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Take the example below:


How to create a mapping that will perform rm

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The image link above is dead – Floegipoky Nov 19 '15 at 18:46

NERDTree has a menu system. In Nerdtree buffer press m you will see the menu.

So you could create a mapping like:

map <buffer> ,d mdy

to delete selected file. This will actually trigger the menu.

if you want to remove file silently without triggering menu, you could:

map <buffer> ,d :call g:NERDTreeFileNode.GetSelected().delete()|call NERDTreeRender()<cr>

you may want to put the mapping in autocmd, so that it only effects nerdtree buffer.

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I'm having a problem, my default mappings are overwriting NERDTree's mappings. I mapped "m" to something, so I can't see that menu you're talking about... – Viclib May 7 '13 at 23:16
in nerdtree buffer, press ? see which key is the menu. also the 2nd option should work anyway. – Kent May 8 '13 at 0:12
I'm trying to get what you've done, the problem is, what if I want to call commands other than rm? – Viclib May 8 '13 at 0:31
I don't have rm call in my answer. – Kent May 8 '13 at 17:38
:h NERDTreeKeymapAPI

4.1. Key map API                                           *NERDTreeKeymapAPI*

NERDTreeAddKeyMap({options})                             *NERDTreeAddKeyMap()*
    Adds a new keymapping for all NERD tree buffers.
    {options} must be a dictionary, and must contain the following keys:
    "key" - the trigger key for the new mapping
    "callback" - the function the new mapping will be bound to
    "quickhelpText" - the text that will appear in the quickhelp (see

    Additionally, a "scope" argument may be supplied. This constrains the
    mapping so that it is only activated if the cursor is on a certain object.
    That object is then passed into the handling method. Possible values are:
        "FileNode" - a file node
        "DirNode" - a directory node
        "Node" - a file or directory node
        "Bookmark" - A bookmark
        "all" - the keymap is not constrained to any scope (default). When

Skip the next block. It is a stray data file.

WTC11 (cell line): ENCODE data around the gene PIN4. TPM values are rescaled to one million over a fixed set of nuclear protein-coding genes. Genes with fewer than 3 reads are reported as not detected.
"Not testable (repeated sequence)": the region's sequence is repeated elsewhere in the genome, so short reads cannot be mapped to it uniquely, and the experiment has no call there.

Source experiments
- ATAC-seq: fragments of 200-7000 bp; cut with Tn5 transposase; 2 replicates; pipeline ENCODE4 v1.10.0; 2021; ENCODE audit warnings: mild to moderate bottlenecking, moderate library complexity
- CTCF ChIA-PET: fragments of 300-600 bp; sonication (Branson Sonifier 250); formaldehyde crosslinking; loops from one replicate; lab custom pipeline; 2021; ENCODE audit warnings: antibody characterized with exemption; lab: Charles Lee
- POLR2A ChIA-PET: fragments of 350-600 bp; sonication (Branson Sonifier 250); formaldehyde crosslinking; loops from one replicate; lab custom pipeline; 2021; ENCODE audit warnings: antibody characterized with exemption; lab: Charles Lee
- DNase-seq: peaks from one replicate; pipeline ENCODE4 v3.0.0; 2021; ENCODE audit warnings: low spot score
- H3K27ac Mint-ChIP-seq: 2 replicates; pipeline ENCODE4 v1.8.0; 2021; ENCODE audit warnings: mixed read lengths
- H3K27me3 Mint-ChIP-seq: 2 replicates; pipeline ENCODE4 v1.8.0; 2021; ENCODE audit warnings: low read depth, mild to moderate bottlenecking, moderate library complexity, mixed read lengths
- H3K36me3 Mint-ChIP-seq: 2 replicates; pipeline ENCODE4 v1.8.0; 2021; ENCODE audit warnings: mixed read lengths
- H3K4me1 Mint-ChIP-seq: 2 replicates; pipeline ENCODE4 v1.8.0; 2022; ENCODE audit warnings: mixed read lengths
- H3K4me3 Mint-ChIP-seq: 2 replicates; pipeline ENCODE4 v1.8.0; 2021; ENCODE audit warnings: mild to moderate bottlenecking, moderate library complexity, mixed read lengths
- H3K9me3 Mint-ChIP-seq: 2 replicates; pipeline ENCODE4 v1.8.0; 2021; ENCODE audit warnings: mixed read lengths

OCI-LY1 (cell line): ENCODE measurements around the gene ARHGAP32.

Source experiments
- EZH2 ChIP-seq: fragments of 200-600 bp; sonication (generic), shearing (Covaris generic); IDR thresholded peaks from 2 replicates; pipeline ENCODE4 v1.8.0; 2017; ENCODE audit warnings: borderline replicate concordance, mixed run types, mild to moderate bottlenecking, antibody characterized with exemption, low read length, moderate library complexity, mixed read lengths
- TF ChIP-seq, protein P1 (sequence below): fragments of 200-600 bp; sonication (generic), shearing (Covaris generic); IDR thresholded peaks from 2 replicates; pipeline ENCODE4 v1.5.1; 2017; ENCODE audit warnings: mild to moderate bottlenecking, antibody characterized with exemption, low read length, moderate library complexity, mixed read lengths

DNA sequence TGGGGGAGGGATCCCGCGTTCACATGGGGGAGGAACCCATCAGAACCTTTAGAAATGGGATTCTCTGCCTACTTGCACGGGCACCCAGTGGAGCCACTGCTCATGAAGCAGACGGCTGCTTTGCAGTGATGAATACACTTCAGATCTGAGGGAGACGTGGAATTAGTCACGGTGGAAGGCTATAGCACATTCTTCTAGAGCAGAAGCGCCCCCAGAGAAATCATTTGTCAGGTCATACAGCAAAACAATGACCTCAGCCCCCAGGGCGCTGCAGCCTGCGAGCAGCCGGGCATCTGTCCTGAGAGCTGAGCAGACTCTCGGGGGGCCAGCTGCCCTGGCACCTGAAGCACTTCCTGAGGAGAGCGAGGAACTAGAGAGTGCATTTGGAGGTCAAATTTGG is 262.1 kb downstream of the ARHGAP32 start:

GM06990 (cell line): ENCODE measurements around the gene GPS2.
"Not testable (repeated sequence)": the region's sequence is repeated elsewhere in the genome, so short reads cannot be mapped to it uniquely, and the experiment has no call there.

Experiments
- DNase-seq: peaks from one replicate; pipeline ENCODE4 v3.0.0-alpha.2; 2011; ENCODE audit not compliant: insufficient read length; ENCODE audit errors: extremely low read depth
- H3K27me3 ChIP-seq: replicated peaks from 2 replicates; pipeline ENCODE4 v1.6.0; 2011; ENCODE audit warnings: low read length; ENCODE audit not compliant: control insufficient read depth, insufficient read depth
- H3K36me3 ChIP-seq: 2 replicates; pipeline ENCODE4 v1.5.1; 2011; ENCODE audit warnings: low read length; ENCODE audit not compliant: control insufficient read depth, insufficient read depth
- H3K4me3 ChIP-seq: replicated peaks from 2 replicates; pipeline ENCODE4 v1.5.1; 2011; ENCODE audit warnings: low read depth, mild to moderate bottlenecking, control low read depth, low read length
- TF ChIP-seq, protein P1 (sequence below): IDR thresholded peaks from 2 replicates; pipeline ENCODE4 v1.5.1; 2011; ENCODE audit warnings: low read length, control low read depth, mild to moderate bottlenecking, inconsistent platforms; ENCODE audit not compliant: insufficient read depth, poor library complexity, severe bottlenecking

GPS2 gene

thei is used, the handling function is not passed any arguments.

    Example: >
        call NERDTreeAddKeyMap({
            \ 'key': 'foo',
            \ 'callback': 'NERDTreeCDHandler',
            \ 'quickhelpText': 'echo full path of current node' })
            \ 'scope': 'DirNode'

        function! NERDTreeCDHandler(dirnode)
            call a:dirnode.changeToDir()
    This code should sit in a file like ~/.vim/nerdtree_plugin/mymapping.vim.
    It adds a (redundant) mapping on 'foo' which changes vim's CWD to that of
    the current dir node. Note this mapping will only fire when the cursor is
    on a directory node.

There are some typos in the help doc example code ('echo full path...' when it doesn't, closing of call a line early), but here's a working example:

call NERDTreeAddKeyMap({
    \ 'key': '<F3>',
    \ 'callback': 'NERDTreeExample',
    \ 'quickhelpText': 'echo full path of current node',
    \ 'scope': 'FileNode' })

function! NERDTreeExample(filenode)
    echo a:filenode.path._strForGlob()

There are a lot of functions in NERDTree. You can change the function above to this to explore a bit:

function! NERDTreeExample(filenode)
    echo keys(a:filenode)

The previous example used path._strForGlob, which I found using this, once I decided "path" was a likely candidate (there is much else in there):

function! NERDTreeExample(filenode)
    echo keys(a:filenode.path)

Read the docs, though. They tell you where to save things, etc. You can also poke through the script files that come with it. It's all set up in folds that are pretty easily scannable when collapsed.

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For the simplest cases, like the one in your question, you can do:

:!rm filename       " works with tab completion


:!rm <C-r><C-f>     " inserts the filename under the cursor

NERDTree provides a small subset of the built-in Netrw's features, one thing that isn't in that subset is the D mapping for deleting a file or directory. Did you try netrw (:EX, :Vex, :Sex, :h netrw) before installing NERDTree?

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